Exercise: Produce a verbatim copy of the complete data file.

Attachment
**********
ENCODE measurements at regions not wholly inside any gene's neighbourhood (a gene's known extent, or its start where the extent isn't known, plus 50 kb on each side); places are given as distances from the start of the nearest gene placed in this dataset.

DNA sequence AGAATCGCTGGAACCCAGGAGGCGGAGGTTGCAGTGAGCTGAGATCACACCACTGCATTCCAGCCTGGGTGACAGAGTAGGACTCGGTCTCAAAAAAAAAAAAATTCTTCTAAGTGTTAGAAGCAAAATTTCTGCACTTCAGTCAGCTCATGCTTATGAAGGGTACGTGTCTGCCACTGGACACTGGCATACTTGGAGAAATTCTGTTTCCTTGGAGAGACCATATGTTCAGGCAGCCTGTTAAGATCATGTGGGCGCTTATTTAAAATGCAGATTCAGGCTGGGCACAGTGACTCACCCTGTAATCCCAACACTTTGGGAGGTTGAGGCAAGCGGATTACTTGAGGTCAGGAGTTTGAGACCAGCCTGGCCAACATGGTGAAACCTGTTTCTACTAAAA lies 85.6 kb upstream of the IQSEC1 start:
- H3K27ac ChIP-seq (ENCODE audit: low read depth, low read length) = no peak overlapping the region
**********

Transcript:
ENCODE measurements at regions not wholly inside any gene's neighbourhood (a gene's known extent, or its start where the extent isn't known, plus 50 kb on each side); places are given as distances from the start of the nearest gene placed in this dataset.

DNA sequence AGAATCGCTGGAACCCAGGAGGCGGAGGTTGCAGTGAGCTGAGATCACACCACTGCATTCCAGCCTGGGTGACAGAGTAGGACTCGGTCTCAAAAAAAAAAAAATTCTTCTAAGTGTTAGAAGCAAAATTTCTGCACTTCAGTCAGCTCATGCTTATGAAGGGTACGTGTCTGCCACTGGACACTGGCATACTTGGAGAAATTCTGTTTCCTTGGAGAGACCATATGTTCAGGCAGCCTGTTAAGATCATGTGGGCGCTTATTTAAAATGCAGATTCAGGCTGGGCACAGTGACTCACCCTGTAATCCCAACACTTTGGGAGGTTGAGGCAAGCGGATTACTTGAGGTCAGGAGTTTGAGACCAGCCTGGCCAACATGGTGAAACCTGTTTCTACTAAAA lies 85.6 kb upstream of the IQSEC1 start:
- H3K27ac ChIP-seq (ENCODE audit: low read depth, low read length) = no peak overlapping the region